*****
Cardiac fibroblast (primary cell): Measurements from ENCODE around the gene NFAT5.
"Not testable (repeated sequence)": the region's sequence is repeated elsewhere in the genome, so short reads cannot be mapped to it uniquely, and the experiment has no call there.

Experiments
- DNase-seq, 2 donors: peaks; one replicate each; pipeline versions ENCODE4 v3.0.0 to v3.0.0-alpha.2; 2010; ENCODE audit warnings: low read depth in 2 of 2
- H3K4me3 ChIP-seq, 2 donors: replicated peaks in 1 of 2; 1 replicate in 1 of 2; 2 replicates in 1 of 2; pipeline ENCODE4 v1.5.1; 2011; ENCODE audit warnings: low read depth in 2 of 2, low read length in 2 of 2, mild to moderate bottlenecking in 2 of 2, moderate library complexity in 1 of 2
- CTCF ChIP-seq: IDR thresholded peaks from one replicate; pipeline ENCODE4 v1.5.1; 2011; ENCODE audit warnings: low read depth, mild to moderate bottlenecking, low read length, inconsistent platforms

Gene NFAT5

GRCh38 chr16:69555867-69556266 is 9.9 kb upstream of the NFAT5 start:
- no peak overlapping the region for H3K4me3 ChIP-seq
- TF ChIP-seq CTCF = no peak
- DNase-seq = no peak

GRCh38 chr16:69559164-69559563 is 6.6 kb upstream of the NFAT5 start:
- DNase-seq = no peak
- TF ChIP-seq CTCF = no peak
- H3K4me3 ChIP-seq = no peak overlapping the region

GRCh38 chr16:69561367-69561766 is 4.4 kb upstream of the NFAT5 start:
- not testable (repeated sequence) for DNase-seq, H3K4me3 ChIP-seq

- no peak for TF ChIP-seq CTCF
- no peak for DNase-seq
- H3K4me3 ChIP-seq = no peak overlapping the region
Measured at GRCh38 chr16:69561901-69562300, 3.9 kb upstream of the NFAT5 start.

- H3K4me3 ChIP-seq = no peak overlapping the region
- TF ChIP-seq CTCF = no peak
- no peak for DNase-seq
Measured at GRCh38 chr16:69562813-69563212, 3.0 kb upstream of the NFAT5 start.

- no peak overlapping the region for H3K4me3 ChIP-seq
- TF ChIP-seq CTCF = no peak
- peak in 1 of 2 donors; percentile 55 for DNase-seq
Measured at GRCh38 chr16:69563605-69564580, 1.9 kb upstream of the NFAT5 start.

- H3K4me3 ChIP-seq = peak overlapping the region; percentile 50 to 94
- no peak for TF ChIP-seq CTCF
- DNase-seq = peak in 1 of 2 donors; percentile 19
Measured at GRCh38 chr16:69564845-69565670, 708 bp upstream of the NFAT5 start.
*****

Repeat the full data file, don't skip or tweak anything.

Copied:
Cardiac fibroblast (primary cell): Measurements from ENCODE around the gene NFAT5.
"Not testable (repeated sequence)": the region's sequence is repeated elsewhere in the genome, so short reads cannot be mapped to it uniquely, and the experiment has no call there.

Experiments
- DNase-seq, 2 donors: peaks; one replicate each; pipeline versions ENCODE4 v3.0.0 to v3.0.0-alpha.2; 2010; ENCODE audit warnings: low read depth in 2 of 2
- H3K4me3 ChIP-seq, 2 donors: replicated peaks in 1 of 2; 1 replicate in 1 of 2; 2 replicates in 1 of 2; pipeline ENCODE4 v1.5.1; 2011; ENCODE audit warnings: low read depth in 2 of 2, low read length in 2 of 2, mild to moderate bottlenecking in 2 of 2, moderate library complexity in 1 of 2
- CTCF ChIP-seq: IDR thresholded peaks from one replicate; pipeline ENCODE4 v1.5.1; 2011; ENCODE audit warnings: low read depth, mild to moderate bottlenecking, low read length, inconsistent platforms

Gene NFAT5

GRCh38 chr16:69555867-69556266 is 9.9 kb upstream of the NFAT5 start:
- no peak overlapping the region for H3K4me3 ChIP-seq
- TF ChIP-seq CTCF = no peak
- DNase-seq = no peak

GRCh38 chr16:69559164-69559563 is 6.6 kb upstream of the NFAT5 start:
- DNase-seq = no peak
- TF ChIP-seq CTCF = no peak
- H3K4me3 ChIP-seq = no peak overlapping the region

GRCh38 chr16:69561367-69561766 is 4.4 kb upstream of the NFAT5 start:
- not testable (repeated sequence) for DNase-seq, H3K4me3 ChIP-seq

- no peak for TF ChIP-seq CTCF
- no peak for DNase-seq
- H3K4me3 ChIP-seq = no peak overlapping the region
Measured at GRCh38 chr16:69561901-69562300, 3.9 kb upstream of the NFAT5 start.

- H3K4me3 ChIP-seq = no peak overlapping the region
- TF ChIP-seq CTCF = no peak
- no peak for DNase-seq
Measured at GRCh38 chr16:69562813-69563212, 3.0 kb upstream of the NFAT5 start.

- no peak overlapping the region for H3K4me3 ChIP-seq
- TF ChIP-seq CTCF = no peak
- peak in 1 of 2 donors; percentile 55 for DNase-seq
Measured at GRCh38 chr16:69563605-69564580, 1.9 kb upstream of the NFAT5 start.

- H3K4me3 ChIP-seq = peak overlapping the region; percentile 50 to 94
- no peak for TF ChIP-seq CTCF
- DNase-seq = peak in 1 of 2 donors; percentile 19
Measured at GRCh38 chr16:69564845-69565670, 708 bp upstream of the NFAT5 start.